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To turn one's head to see something or someone behind them.

Example usage: Keep pedalling, but don't forget to look over your shoulder for cars.

Most used in: Cycling circles around the world.

Most used by: Road cyclists, mountain bikers, and commuters.

Popularity: 8/10

Comedy Value: 4/10

Also see: glance, peek, scan, survey,


What Does It Mean To Look In Cycling?

The term “look” is often used in cycling when discussing technique. It is a way of describing how a cyclist should position their body on the bike when pedaling. The idea is to create a smooth and efficient pedaling style that minimizes energy expenditure. This is done by positioning the body in such a way that it is in line with the direction of travel.

When looking in cycling, the cyclist should be seated in a slightly forward leaning position, with their arms slightly bent and their hands lightly gripping the handlebars. This allows the rider to move their body weight slightly back and forth as they pedal, creating a more efficient pedaling motion. It also helps to keep the cyclist upright and stable, reducing the risk of falls.

The look technique is not only important for efficiency, but also for safety. Research has shown that cyclists who adopt the look technique are less likely to be involved in accidents, as they are better able to see and respond to obstacles in their path. In addition, adopting the look technique can improve the cyclist’s overall performance, as it allows them to maximize their power output.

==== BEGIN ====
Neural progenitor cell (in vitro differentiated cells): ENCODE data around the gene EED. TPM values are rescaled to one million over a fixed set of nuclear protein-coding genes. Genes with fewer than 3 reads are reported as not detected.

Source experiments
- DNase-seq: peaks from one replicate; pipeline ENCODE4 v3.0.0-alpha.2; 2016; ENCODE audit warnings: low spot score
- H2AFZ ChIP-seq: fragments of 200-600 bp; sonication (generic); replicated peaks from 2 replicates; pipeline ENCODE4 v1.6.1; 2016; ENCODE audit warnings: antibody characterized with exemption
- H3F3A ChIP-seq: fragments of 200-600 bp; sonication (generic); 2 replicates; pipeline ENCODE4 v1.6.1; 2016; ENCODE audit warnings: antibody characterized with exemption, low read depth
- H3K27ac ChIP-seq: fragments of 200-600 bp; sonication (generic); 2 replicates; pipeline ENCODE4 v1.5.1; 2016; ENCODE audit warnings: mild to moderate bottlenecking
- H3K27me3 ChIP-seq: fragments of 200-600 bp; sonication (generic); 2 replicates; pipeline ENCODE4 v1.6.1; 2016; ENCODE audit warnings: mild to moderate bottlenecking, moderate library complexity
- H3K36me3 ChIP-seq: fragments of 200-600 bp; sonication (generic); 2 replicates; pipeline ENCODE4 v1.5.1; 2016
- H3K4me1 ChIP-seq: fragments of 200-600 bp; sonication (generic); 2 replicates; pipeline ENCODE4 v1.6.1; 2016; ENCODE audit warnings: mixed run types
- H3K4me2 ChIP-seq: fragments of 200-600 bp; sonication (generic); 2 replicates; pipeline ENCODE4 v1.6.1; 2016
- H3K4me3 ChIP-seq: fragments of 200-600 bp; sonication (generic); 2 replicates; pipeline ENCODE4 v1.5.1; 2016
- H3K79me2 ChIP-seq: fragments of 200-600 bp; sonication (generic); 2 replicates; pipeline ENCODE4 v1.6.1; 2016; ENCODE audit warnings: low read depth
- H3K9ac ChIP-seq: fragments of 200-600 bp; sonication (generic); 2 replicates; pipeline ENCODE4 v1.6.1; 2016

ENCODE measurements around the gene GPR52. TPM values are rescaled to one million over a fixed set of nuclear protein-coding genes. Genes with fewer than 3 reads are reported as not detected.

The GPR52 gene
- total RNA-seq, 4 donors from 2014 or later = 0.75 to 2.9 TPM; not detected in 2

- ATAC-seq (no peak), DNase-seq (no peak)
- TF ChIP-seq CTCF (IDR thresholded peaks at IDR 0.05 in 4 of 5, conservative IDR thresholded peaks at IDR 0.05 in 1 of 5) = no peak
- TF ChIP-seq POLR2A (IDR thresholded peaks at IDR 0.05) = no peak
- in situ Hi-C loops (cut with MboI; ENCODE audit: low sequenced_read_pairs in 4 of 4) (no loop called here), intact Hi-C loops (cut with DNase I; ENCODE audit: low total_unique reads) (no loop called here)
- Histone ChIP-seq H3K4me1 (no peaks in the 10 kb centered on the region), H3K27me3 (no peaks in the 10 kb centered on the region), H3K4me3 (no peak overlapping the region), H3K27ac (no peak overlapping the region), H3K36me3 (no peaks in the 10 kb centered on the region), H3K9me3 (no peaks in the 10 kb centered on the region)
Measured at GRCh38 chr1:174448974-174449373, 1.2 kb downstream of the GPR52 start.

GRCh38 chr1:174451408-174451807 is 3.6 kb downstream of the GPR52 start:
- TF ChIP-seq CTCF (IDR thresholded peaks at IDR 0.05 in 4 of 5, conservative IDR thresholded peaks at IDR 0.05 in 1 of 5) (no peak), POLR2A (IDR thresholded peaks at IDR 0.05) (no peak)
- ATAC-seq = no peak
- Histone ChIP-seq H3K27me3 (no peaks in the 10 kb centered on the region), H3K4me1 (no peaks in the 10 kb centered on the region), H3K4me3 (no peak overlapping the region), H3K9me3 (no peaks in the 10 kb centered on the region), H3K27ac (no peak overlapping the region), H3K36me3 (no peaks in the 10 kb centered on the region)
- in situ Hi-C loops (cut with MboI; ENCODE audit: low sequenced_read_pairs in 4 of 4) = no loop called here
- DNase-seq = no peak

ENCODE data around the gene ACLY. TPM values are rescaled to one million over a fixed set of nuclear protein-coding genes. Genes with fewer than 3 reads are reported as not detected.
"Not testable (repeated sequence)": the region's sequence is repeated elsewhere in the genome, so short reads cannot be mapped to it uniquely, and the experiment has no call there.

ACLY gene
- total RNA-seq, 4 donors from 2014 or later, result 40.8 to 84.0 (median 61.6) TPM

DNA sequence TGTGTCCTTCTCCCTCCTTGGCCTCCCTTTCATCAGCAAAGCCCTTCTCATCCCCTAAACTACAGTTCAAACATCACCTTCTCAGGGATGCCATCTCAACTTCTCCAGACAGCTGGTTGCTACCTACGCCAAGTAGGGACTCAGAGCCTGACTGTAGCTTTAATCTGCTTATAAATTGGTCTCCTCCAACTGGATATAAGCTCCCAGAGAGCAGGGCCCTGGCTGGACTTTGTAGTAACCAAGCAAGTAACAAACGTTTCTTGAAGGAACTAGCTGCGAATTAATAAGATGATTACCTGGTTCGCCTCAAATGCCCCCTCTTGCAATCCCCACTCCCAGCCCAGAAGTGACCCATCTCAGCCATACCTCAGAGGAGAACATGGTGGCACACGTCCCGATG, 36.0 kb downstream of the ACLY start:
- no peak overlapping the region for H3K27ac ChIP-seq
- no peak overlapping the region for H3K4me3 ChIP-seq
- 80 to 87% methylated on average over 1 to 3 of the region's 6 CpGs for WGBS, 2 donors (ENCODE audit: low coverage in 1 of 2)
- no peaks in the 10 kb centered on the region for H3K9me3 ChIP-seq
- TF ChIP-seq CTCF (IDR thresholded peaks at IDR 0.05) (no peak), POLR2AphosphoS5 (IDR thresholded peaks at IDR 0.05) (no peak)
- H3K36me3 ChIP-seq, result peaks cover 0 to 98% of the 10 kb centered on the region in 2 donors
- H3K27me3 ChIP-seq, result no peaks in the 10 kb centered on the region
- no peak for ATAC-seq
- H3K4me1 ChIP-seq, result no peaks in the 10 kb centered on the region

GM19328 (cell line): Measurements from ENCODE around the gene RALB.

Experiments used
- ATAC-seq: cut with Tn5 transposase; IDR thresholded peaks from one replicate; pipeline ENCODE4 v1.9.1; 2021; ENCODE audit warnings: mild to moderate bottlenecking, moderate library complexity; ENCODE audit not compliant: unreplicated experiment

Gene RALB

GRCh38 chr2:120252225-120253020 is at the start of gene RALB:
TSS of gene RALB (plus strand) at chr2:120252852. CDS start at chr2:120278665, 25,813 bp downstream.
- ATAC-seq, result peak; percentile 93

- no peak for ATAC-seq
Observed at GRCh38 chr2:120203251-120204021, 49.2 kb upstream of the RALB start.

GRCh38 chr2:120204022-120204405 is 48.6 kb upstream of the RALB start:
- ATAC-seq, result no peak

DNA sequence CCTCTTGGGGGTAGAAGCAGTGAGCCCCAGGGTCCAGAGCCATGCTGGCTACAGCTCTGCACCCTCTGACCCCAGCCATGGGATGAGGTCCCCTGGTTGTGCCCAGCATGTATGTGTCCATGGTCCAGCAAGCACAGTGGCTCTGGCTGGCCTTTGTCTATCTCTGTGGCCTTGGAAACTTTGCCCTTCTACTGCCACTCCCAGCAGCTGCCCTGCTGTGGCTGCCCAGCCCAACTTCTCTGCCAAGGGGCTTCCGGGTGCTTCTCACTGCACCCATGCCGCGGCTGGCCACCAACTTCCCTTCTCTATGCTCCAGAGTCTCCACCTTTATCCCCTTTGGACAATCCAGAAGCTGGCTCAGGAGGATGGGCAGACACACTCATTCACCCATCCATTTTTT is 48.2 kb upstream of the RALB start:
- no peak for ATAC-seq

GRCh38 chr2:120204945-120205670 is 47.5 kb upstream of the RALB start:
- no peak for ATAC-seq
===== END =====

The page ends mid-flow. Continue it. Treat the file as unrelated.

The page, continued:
In summary, the look technique is an important technique for cyclists to master. It can improve efficiency, safety, and performance, and is essential for any cyclist who wants to get the most out of their ride.


The Origin of 'Look' in Cycling

The term 'look' was first used in cycling in the late 1930s in the French city of Dijon. At the time, cyclists in Dijon needed a way to communicate the need to turn left or right without using hand signals. The cyclists in Dijon eventually settled on the word 'look' to indicate a turn.

The use of 'look' to indicate a turn quickly spread beyond Dijon, and by the 1950s it had become a common term used by cyclists throughout France. The term eventually spread to other countries, and today it is used by cyclists around the world.

The term 'look' is still the most common way for cyclists to communicate the need to turn. It is also sometimes used to indicate that a cyclist is slowing down or coming to a stop.

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Saddle Slang

Find definitions for all of the technical terms, slang, and acronyms used in cycling. From the different types of bikes and their components, to training techniques, racing terminology and put downs, this dictionary has it all.

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